A couple days ago I wrote a piece called 61 And Pregnant about the controversy surrounding a 61-year-old Brazilian woman’s decision to undergo artificial insemination to become a first-time mom.
Yesterday New York magazine published an article called Parents Of A Certain Age. Writer Lisa Miller interviews several parents in their fifties and sixties and explores why do older parents make so many people uneasy?
The first time Ann Maloney and John Ross had sex, he was 54 and she was 47. Maloney had no children at the time, and she wanted them badly. As Miller reports, Maloney put motherhood on hold for all the usual reasons – school, career, an unhappy first marriage… but when she met her future husband she was, finally, ready. At the age of 50.
Ross, also divorced, felt that he and his first wife hadn’t done a good job parenting their son, now 35. The couple, well aware of their ages and the odds of a natural pregnancy, decided to skip the years of “trying” and get right to getting their hands on a donor egg, which, as Miller reports, “result in live births about 60 percent of the time, no matter how old the mother-to-be is. But clinics set various age cutoffs.
48 at the time, Maloney tells Miller she never wondered if she was too old to have children. Eventually, Columbia University took the couple on and a donor egg was found. Some of the resulting embryos were transferred to Maloney, the rest sent to a freezer for “future use”.
From New York magazine:
Ann Maloney gave birth to Isabella in February 2001, a blissful event followed by severe postpartum depression followed by the hormonal rages that accompany the onset of menopause. A townhouse was purchased, two flourishing practices shuffled and reshuffled to accommodate newly complicated priorities. Lily was born when her mother was 52. This time, Maloney had to be brought out of menopause with hormones before she could get pregnant.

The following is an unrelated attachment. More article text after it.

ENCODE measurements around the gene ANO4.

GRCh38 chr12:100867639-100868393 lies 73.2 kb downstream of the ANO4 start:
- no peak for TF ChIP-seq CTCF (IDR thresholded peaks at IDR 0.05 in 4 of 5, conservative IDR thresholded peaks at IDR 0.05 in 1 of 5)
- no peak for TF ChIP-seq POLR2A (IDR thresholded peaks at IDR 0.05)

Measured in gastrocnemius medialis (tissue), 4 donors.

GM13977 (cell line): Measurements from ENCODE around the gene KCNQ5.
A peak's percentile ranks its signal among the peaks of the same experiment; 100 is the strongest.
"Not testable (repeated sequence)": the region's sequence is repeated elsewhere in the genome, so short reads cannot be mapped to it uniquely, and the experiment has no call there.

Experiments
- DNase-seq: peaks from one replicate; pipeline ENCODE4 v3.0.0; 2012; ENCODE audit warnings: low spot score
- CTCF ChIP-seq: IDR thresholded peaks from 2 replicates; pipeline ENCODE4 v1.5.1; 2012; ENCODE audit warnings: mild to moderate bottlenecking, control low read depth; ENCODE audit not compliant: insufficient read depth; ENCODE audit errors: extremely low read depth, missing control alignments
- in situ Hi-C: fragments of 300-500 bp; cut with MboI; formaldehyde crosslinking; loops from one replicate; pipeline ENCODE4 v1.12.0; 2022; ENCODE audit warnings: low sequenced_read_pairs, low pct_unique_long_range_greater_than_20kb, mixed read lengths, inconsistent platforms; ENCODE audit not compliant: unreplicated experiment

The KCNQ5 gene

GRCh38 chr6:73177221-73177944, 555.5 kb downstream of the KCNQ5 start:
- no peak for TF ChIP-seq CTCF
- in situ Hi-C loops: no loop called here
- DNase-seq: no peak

Today Lily and Isabella are 7 and 10. Their parents are 66 and 60 but despite their ages Ross and Maloney say their lives have all the hallmarks of parents much younger.
“You don’t know how high-energy, actually, both of us are,” Ross tells Lisa Miller. “I acted in 32 productions at Harvard, worked with Erik Erikson, graduated near the top of my class. We are both very intense, and also nurturers.”
The age of first-time moms is rising all over the world. Miller reports “In Italy, Germany, and Great Britain, it’s 30. In the U.S., it’s gone up to 25 from 21 since 1970, and in New York State, it’s even higher, at 27. But among the extremely middle-aged, births aren’t just inching up. They are booming. In 2008, the most recent year for which detailed data are available, about 8,000 babies were born to women 45 or older, more than double the number in 1997, according to the Centers for Disease Control. Five hundred and forty-one of these were born to women age 50 or older—a 375 percent increase. In adoption, the story is the same. Nearly a quarter of adopted children in the U.S. have parents more than 45 years older than they are.”
Obviously reproductive technologies are behind the rise in numbers. Without science it would be impossible for many of those women to become pregnant. But, as one snarky message board commenter said “Just because you can…doesn’t mean you should.”
Is that so? In a culture obsessed with youth is it so very weird that the very people we encourage to act young want to have children? After all, as Miller says “nothing says ‘I’m young’ like wearing a baby on your hip”.
Concern for the offspring of older couples tops the list of reasons why people find procreation among the older set so offensive. Can they really play with their children? Do they have the energy? Are they just in denial? And what about the mental toughness to enforce curfew in the teen years? Aren’t children entitled to at least one healthy, vibrant parent?
According to the CDC the child of two 50-year-olds will lose dad when she’s 25 and mom when she’s 30. She’ll grow up knowing her parents are older than other parents and worry more about their ages and their mortality.
Is this fair to do to a child? Are couples like John Ross and Ann Maloney in denial about who they really are and their actual capabilities? These are all questions Miller asks in her excellent article.
My thoughts: respect the body. Respect organic deadlines. I realize that many people that try to have children and can’t often have to delay parenthood but for women who delay having children for careers or for other similar reasons… Well, that was your choice. To actually bring yourself out of menopause to become pregnant… I can’t say that I’m behind that. Choosing to give birth after 50 disrupts the natural flow of life. It just doesn’t seem right. Just because you can doesn’t mean you should.
What are your thoughts? How old is too old to have children and why do you feel the way you do?